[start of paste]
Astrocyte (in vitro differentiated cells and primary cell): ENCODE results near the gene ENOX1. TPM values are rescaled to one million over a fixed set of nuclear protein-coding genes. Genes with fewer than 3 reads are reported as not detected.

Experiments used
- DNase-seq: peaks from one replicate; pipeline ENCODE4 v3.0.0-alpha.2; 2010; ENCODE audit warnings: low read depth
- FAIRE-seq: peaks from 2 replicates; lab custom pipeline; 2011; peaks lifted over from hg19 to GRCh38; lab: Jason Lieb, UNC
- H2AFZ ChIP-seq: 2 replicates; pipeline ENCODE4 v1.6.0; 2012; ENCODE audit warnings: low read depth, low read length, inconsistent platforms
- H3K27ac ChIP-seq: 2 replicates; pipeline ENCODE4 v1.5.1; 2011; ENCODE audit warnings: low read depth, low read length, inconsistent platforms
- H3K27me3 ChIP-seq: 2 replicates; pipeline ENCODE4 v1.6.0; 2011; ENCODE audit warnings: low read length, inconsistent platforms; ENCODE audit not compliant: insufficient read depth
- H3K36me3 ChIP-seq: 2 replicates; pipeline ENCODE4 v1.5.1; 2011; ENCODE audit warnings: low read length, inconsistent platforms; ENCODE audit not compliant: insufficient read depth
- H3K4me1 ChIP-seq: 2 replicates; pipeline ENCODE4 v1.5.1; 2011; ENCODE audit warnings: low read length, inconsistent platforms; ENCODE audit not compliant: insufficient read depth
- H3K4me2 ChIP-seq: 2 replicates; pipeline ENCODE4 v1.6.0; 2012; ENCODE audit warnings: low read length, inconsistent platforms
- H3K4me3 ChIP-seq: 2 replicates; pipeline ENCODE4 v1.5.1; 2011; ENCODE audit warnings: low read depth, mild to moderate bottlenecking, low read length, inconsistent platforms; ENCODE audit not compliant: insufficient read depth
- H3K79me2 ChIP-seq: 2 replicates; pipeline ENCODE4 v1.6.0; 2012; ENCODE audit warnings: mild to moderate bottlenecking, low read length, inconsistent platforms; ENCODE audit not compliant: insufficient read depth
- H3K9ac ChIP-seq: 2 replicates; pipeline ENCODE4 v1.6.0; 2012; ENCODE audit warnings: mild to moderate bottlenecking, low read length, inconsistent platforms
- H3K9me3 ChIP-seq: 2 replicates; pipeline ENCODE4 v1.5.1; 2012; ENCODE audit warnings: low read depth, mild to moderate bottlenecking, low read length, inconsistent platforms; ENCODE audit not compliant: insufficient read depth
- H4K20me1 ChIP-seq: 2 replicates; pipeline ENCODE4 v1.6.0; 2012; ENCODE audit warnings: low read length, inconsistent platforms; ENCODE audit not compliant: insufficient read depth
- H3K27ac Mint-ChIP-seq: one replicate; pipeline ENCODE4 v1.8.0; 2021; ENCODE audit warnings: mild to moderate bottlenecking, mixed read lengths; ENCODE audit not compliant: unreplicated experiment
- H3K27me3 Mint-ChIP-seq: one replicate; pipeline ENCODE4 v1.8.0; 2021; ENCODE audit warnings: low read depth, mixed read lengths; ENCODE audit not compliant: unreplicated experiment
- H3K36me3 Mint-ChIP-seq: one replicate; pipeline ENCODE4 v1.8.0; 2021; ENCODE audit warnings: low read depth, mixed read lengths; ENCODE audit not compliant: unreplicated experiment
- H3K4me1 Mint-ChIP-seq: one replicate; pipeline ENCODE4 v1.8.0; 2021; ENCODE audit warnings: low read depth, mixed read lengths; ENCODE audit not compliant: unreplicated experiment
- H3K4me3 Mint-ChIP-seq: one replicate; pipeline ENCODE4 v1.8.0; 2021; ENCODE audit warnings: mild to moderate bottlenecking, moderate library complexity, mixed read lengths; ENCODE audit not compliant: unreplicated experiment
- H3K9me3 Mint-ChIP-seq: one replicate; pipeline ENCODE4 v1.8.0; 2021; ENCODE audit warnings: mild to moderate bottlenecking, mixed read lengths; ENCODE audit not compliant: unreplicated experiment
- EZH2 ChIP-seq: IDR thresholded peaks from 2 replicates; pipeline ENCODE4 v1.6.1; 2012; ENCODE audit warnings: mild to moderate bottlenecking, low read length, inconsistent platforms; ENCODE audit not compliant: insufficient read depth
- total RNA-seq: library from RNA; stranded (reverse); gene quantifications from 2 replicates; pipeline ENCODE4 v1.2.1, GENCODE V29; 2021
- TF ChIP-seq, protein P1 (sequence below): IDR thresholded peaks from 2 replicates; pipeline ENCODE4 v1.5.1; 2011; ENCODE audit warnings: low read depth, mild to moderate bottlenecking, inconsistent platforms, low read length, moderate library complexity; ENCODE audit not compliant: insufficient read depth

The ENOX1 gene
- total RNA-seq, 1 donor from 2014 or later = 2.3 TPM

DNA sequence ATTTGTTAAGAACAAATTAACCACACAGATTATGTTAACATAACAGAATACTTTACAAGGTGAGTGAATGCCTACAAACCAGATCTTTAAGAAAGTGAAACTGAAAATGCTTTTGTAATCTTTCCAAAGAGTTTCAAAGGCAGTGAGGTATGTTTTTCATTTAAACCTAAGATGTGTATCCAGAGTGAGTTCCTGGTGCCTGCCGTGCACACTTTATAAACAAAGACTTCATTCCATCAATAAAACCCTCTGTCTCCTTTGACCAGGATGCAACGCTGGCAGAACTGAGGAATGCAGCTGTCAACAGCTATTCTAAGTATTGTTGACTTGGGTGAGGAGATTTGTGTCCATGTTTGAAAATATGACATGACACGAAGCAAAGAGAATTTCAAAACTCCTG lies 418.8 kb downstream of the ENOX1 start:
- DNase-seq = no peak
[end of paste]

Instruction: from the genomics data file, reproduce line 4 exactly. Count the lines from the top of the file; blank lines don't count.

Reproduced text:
- FAIRE-seq: peaks from 2 replicates; lab custom pipeline; 2011; peaks lifted over from hg19 to GRCh38; lab: Jason Lieb, UNC